The threats against journalists often take a similar course. Journalists who publish a critical article might receive threatening telephone calls, text messages, and visits from security officials and ruling party cadres. Some said they received hundreds of these threats. If this does not silence them or intimidate them into self-censorship, then the threats intensify and arrests often follow. The courts have shown little or no independence in criminal cases against journalists who have been convicted after unfair trials and sentenced to lengthy prison terms, often on terrorism-related charges.
“Muzzling independent voices through trumped-up criminal charges and harassment is making Ethiopia one of the world’s biggest jailers of journalists,” Lefkow said. “The government should immediately release those wrongly imprisoned and reform laws to protect media freedom.”
Most radio and television stations in Ethiopia are government-affiliated, rarely stray from the government position, and tend to promote government policies and tout development successes. Control of radio is crucial politically given that more than 80 percent of Ethiopia’s population lives in rural areas, where the radio is still the main medium for news and information. The few private radio stations that cover political events are subjected to editing and approval requirements by local government officials. Broadcasters who deviate from approved content have been harassed, detained, and in many cases forced into exile.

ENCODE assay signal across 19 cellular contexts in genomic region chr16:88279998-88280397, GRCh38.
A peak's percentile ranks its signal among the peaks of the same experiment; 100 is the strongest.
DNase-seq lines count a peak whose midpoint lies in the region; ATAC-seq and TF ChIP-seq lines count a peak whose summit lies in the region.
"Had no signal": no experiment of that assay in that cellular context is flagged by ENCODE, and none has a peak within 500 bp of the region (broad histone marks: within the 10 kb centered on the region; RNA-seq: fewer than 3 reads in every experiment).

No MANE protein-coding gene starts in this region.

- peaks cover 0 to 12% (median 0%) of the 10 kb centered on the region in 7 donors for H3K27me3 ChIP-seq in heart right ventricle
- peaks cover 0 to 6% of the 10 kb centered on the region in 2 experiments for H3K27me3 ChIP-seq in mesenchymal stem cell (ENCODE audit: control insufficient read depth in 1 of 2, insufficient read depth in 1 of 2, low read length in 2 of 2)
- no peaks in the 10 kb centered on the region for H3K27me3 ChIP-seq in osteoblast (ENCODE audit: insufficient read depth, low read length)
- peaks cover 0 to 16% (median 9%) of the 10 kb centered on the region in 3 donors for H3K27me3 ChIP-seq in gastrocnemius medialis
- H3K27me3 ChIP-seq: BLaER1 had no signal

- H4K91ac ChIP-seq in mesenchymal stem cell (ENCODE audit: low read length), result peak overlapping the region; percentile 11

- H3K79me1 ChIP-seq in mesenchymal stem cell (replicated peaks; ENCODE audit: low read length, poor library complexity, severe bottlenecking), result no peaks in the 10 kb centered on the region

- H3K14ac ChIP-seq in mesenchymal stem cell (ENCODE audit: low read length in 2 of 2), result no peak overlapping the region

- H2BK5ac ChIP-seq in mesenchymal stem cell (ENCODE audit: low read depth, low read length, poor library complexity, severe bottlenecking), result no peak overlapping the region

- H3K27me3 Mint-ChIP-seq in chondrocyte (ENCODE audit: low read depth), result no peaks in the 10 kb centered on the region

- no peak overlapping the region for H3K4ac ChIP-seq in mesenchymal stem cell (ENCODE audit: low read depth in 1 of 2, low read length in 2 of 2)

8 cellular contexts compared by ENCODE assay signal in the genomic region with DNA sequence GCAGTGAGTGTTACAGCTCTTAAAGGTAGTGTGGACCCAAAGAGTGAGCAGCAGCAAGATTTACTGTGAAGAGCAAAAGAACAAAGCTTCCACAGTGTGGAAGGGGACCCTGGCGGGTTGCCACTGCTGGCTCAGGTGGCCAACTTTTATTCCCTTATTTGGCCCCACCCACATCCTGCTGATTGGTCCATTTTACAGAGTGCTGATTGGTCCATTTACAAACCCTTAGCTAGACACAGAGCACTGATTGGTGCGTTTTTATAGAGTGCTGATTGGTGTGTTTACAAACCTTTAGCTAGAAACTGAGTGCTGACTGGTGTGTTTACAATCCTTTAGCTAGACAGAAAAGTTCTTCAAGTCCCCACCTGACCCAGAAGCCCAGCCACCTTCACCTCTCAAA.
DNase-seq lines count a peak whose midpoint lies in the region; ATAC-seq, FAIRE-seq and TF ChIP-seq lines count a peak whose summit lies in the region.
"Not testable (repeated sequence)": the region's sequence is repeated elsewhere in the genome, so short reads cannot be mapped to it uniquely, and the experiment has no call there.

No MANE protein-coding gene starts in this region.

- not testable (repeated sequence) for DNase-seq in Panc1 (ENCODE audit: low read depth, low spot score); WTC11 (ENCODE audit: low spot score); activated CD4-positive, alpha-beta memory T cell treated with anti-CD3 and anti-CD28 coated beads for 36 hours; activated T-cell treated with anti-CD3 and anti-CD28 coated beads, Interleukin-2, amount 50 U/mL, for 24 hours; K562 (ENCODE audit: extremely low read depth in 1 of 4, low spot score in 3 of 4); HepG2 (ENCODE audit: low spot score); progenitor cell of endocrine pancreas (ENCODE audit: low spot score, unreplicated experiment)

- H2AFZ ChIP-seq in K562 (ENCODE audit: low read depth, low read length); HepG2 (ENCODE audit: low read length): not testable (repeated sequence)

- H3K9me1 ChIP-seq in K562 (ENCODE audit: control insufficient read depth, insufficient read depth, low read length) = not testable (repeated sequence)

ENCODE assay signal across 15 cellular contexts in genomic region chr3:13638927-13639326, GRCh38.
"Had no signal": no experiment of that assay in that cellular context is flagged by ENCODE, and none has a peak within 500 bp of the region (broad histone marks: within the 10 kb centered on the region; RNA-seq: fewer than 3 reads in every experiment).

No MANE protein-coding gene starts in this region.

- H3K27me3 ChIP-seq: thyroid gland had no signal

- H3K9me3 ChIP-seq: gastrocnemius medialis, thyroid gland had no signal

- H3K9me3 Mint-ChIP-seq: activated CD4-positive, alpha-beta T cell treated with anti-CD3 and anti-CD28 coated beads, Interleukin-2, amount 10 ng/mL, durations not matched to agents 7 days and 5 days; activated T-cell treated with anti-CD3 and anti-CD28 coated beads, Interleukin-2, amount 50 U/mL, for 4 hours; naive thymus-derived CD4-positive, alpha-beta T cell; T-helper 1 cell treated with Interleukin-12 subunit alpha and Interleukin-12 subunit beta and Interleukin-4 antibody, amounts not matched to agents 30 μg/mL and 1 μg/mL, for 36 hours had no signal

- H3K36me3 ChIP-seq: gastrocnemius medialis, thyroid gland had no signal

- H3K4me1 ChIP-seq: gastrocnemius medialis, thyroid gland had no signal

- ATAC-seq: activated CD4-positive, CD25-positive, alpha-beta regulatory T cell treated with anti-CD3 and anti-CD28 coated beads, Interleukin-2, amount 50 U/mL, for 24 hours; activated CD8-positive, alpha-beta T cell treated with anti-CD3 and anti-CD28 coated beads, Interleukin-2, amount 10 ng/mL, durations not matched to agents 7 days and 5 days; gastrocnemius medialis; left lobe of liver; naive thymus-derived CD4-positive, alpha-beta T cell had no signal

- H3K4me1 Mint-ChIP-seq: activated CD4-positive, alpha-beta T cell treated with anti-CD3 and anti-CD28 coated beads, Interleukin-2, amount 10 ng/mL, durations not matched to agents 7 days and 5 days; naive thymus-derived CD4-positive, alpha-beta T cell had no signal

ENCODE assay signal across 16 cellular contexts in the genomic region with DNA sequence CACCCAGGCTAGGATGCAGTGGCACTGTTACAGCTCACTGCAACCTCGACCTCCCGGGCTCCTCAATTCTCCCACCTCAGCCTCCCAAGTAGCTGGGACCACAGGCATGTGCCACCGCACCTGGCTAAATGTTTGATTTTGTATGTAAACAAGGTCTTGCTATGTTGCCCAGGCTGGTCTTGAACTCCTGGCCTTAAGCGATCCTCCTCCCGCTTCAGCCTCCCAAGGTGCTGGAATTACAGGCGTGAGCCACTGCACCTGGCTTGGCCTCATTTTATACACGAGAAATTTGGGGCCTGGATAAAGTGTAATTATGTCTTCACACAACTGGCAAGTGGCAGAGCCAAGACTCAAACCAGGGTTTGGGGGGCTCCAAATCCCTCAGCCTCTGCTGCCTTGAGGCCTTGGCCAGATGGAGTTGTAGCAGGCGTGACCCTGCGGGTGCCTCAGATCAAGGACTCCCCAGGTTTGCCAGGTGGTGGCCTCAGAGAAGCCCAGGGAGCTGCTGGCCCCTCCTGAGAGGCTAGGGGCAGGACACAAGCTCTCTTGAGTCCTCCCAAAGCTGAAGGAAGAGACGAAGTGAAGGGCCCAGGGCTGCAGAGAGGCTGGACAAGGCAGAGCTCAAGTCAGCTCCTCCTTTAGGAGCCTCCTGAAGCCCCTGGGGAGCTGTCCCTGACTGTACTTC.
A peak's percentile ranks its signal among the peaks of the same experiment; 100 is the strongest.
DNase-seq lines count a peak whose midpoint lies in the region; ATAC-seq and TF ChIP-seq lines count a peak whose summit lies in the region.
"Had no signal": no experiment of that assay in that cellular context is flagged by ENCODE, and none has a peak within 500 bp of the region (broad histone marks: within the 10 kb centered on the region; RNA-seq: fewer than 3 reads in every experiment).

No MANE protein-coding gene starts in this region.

The government has also frequently jammed broadcasts and blocked the websites of foreign and diaspora-based radio and television stations. Staff working for broadcasters face repeated threats and harassment, as well as intimidation of their sources or people interviewed on international media outlets. Even people watching or listening to these services have been arrested.
The government has also used a variety of more subtle but effective administrative and regulatory restrictions such as hampering efforts to form journalist associations, delaying permits and renewals of private publications, putting pressure on the few printing presses and distributors, and linking employment in state media to ruling party membership.